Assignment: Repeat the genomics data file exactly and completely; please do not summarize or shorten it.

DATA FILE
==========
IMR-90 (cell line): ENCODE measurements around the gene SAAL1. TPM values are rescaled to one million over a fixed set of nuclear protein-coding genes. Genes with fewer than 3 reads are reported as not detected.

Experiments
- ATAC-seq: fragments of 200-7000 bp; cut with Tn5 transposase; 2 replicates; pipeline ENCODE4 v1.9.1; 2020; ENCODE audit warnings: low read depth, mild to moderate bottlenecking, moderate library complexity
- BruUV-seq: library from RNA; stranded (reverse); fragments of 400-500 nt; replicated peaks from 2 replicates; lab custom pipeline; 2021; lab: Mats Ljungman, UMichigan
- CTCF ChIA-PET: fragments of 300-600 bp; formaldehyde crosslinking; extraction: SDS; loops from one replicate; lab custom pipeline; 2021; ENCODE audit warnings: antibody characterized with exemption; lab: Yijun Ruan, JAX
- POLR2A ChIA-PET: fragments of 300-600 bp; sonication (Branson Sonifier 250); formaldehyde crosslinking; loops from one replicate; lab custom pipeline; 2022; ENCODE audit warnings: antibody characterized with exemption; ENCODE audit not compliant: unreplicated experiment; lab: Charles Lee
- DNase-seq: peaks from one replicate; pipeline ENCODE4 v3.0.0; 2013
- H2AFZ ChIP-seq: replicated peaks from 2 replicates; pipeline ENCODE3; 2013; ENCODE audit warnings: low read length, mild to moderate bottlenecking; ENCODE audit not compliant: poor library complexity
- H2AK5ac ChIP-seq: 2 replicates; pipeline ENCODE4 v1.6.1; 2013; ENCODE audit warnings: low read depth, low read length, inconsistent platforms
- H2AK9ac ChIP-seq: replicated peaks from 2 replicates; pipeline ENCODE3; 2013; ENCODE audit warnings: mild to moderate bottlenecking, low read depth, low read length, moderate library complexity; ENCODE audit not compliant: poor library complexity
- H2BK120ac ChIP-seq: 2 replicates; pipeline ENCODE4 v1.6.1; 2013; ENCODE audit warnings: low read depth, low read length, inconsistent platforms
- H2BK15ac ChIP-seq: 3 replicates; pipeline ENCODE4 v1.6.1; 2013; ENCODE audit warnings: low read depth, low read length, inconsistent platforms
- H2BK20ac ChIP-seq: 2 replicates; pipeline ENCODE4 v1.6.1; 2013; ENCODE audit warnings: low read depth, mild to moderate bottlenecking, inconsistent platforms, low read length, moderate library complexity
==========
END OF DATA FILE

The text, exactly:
IMR-90 (cell line): ENCODE measurements around the gene SAAL1. TPM values are rescaled to one million over a fixed set of nuclear protein-coding genes. Genes with fewer than 3 reads are reported as not detected.

Experiments
- ATAC-seq: fragments of 200-7000 bp; cut with Tn5 transposase; 2 replicates; pipeline ENCODE4 v1.9.1; 2020; ENCODE audit warnings: low read depth, mild to moderate bottlenecking, moderate library complexity
- BruUV-seq: library from RNA; stranded (reverse); fragments of 400-500 nt; replicated peaks from 2 replicates; lab custom pipeline; 2021; lab: Mats Ljungman, UMichigan
- CTCF ChIA-PET: fragments of 300-600 bp; formaldehyde crosslinking; extraction: SDS; loops from one replicate; lab custom pipeline; 2021; ENCODE audit warnings: antibody characterized with exemption; lab: Yijun Ruan, JAX
- POLR2A ChIA-PET: fragments of 300-600 bp; sonication (Branson Sonifier 250); formaldehyde crosslinking; loops from one replicate; lab custom pipeline; 2022; ENCODE audit warnings: antibody characterized with exemption; ENCODE audit not compliant: unreplicated experiment; lab: Charles Lee
- DNase-seq: peaks from one replicate; pipeline ENCODE4 v3.0.0; 2013
- H2AFZ ChIP-seq: replicated peaks from 2 replicates; pipeline ENCODE3; 2013; ENCODE audit warnings: low read length, mild to moderate bottlenecking; ENCODE audit not compliant: poor library complexity
- H2AK5ac ChIP-seq: 2 replicates; pipeline ENCODE4 v1.6.1; 2013; ENCODE audit warnings: low read depth, low read length, inconsistent platforms
- H2AK9ac ChIP-seq: replicated peaks from 2 replicates; pipeline ENCODE3; 2013; ENCODE audit warnings: mild to moderate bottlenecking, low read depth, low read length, moderate library complexity; ENCODE audit not compliant: poor library complexity
- H2BK120ac ChIP-seq: 2 replicates; pipeline ENCODE4 v1.6.1; 2013; ENCODE audit warnings: low read depth, low read length, inconsistent platforms
- H2BK15ac ChIP-seq: 3 replicates; pipeline ENCODE4 v1.6.1; 2013; ENCODE audit warnings: low read depth, low read length, inconsistent platforms
- H2BK20ac ChIP-seq: 2 replicates; pipeline ENCODE4 v1.6.1; 2013; ENCODE audit warnings: low read depth, mild to moderate bottlenecking, inconsistent platforms, low read length, moderate library complexity